The Art of Wasting Time

As missionaries, we are committed to wasting time. Our schedule is frequently blocked off with long hours dedicated to mastering this lost art form.

Why are we so committed to wasting time? Have we gone off the deep end after reading a new age pamphlet, abandoning mission work in favor of a bizarre means of achieving self-actualization? Not quite. Has playing minesweeper been added to our apostolate? No, not yet (although maybe Fr. James will change his mind).

What I mean is this: in the eyes of the world, the daily schedule of a missionary appears useless, futile, and unproductive. Because our work is grounded in relational ministry, we spend hours doing nothing more than hanging out with others. In fact, the fruitfulness of our work as missionaries is totally dependent on our willingness to ‘waste time’ with others!

A typical day of ministry involves wandering through the streets of downtown Baltimore, encountering our homeless friends, exchanging greetings, and checking in with them. After that, we simply listen. We allow ourselves to be wholly present to the other.

In other words, we waste time with them.

A consistent willingness to take the time to listen can bear incredible fruit. Sometimes, a homeless man will open up to us, tell us about his day, complain about the weather, and crack jokes with us. Every so often, one of our friends will pour her heart out to us. And other times, we may spend 45 minutes straining to listen to the rambling and disjointed thoughts of a disheveled, wild-eyed man above the constant roar of traffic.

Each of these encounters are valuable.

Little moments of life are essential for building relationships; by consistently showing up in the lives of our homeless friends, we demonstrate that we care about who they are and what they are going through. It is only after this relationship of trust is established that we can accompany these men and women as they set and achieve broader goals.

This is hardly a straightforward task when working with a population that has experienced a disproportionate number of fractured relationships and broken trusts. Some of these individuals have experienced so much pain from interpersonal losses, abuse, and betrayals that they prefer the isolation of the streets to their former friends and families.

One man recently told us the story of his broken relationship with his father, who, despite providing abundantly for all his son’s material needs, never took an interest in the simple moments of his son’s life. “He never came to any of my games. He gave me everything, but I would do anything just to have his time.”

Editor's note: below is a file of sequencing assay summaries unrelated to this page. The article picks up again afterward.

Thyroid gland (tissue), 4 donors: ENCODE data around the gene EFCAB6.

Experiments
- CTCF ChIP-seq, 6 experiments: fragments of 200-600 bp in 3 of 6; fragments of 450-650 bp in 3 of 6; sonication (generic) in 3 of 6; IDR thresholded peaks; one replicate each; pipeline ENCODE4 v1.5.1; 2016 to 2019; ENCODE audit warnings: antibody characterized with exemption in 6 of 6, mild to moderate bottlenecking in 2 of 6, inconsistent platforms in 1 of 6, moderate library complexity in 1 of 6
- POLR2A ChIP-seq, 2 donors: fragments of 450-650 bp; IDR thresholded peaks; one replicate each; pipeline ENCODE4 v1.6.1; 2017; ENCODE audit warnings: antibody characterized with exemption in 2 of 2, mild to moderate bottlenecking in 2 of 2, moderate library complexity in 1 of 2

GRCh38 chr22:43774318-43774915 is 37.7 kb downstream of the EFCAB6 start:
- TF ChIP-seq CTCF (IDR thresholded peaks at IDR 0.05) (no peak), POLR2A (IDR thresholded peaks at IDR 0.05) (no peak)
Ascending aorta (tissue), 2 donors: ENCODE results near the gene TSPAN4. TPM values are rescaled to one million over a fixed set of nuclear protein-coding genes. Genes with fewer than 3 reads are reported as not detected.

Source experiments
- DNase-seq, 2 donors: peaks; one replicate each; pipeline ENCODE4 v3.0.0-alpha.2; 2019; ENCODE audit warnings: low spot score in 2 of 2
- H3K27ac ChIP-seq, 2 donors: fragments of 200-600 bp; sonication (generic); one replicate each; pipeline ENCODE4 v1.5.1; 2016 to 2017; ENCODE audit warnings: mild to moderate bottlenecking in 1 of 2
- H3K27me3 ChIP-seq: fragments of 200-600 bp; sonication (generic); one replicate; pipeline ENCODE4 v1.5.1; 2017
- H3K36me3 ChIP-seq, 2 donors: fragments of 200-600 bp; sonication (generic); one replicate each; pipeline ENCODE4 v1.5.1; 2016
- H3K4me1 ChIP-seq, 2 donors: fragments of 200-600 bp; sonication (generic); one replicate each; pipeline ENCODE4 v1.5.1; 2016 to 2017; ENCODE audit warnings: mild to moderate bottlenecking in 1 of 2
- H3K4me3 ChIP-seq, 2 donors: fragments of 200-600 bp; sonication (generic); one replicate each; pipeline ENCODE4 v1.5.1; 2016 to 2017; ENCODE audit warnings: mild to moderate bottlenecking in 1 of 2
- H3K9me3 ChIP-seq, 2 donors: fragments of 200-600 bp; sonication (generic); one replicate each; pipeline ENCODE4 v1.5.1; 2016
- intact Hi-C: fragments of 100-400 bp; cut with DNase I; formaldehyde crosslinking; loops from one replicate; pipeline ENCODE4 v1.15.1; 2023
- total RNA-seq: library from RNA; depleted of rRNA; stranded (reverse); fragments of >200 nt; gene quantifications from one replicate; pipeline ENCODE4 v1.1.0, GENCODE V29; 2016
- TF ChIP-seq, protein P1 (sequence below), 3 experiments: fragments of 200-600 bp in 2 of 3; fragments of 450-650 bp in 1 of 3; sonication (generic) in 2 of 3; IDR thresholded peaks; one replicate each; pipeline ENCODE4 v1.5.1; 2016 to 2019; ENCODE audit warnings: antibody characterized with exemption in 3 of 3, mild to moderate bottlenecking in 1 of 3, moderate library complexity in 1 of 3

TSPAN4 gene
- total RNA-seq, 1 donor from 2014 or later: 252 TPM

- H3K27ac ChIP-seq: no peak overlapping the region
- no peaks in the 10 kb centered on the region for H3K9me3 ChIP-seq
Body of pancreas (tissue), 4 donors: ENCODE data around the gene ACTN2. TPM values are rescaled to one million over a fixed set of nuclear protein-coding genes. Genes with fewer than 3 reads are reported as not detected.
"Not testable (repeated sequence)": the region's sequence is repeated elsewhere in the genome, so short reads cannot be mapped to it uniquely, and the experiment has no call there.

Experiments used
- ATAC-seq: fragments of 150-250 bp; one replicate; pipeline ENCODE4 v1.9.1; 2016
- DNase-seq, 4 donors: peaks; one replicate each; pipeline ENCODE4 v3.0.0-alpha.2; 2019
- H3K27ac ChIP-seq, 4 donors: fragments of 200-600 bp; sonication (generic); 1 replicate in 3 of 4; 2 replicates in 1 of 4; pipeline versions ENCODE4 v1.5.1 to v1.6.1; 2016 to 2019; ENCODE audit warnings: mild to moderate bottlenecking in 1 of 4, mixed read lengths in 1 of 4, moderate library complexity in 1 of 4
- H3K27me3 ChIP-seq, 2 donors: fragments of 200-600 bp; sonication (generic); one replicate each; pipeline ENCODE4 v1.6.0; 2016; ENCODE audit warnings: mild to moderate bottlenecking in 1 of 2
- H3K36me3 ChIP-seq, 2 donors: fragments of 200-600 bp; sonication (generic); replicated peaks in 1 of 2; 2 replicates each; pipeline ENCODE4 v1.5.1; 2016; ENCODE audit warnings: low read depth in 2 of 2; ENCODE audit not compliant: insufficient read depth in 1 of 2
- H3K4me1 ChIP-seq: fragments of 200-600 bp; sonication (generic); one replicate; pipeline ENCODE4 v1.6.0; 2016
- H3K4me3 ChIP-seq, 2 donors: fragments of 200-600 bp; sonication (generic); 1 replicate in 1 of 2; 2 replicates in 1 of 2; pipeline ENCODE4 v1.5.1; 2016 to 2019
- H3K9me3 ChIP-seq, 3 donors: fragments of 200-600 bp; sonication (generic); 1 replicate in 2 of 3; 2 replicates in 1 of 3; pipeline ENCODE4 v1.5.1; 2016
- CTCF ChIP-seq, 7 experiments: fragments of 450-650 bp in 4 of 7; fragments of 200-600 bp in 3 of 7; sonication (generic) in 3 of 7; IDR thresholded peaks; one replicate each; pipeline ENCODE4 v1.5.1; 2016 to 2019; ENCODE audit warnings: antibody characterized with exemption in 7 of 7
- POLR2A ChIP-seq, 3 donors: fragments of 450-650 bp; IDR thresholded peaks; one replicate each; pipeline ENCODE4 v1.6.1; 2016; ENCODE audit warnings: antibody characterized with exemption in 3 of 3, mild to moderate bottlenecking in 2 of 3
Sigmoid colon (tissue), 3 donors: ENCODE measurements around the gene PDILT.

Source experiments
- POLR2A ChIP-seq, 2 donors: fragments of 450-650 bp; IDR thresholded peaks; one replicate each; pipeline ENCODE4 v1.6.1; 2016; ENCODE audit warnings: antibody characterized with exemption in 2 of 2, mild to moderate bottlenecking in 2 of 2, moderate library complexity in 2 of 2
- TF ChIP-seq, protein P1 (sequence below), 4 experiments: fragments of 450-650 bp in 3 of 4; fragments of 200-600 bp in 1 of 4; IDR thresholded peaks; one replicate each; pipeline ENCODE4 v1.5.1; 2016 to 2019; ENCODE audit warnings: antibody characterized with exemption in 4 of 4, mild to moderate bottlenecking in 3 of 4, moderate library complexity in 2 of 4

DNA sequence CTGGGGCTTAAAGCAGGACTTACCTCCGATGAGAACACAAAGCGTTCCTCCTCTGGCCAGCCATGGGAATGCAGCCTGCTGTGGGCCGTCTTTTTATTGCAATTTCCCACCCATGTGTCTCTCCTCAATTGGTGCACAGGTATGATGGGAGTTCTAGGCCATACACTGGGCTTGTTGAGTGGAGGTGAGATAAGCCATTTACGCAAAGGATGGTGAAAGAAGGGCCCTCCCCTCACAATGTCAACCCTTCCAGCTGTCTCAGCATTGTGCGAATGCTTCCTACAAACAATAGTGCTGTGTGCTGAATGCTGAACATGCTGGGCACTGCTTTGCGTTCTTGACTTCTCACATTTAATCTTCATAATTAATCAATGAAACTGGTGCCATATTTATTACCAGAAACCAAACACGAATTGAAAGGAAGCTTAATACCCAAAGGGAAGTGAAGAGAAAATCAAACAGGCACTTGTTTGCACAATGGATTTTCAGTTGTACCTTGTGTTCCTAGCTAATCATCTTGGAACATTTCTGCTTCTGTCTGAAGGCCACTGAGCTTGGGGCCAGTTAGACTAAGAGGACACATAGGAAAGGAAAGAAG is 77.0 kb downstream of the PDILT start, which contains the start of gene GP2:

This wound was the direct consequence of a father’s inability to ‘waste time’ with his son. How hard it is to believe we are worth loving when nobody is willing to enter into our inner world, where our hopes and desires remain hidden, waiting to be validated by another. This is a very real poverty.

Our patroness, St. Mother Teresa of Calcutta, insightfully diagnosed our society with the malady of isolation, which remains shrouded beneath the veneer of affluence. She recognized that “the greatest disease in the West today is not TB or leprosy; it is being unwanted, unloved, and uncared for. We can cure physical diseases with medicine, but the only cure for loneliness, despair, and hopelessness is love. There are many in the world who are dying for a piece of bread but there are many more dying for a little love.”

This reality, which we witness in dramatic fashion on the streets, compels us to go out and waste time with our homeless friends. Yet this is only a secondary priority of our mission. Our primary impetus is to spend time loving Christ, the man who literally died for a little bit of our love.

It is easy to forget how vulnerable Jesus makes himself through the gift of the Eucharist. As he resides in the dark and lonely tabernacle, he yearns for our attention and burns with great desire for our presence and our time; it is the great scandal of Christianity that our God makes himself totally dependent on our response!

As missionaries, making a daily Mass and Holy Hour is our paltry attempt to reciprocate Christ’s gratuitous and vulnerable act of love. This is at the core of our mission. We must be willing to waste time with the Lord if we are to have any hope of learning how to waste time with others.

Please pray for our mission—pray that we may be willing to waste as much time as necessary to enable even one soul to know they are known and loved by a God who died for just a little bit of their love.



Colin Miller

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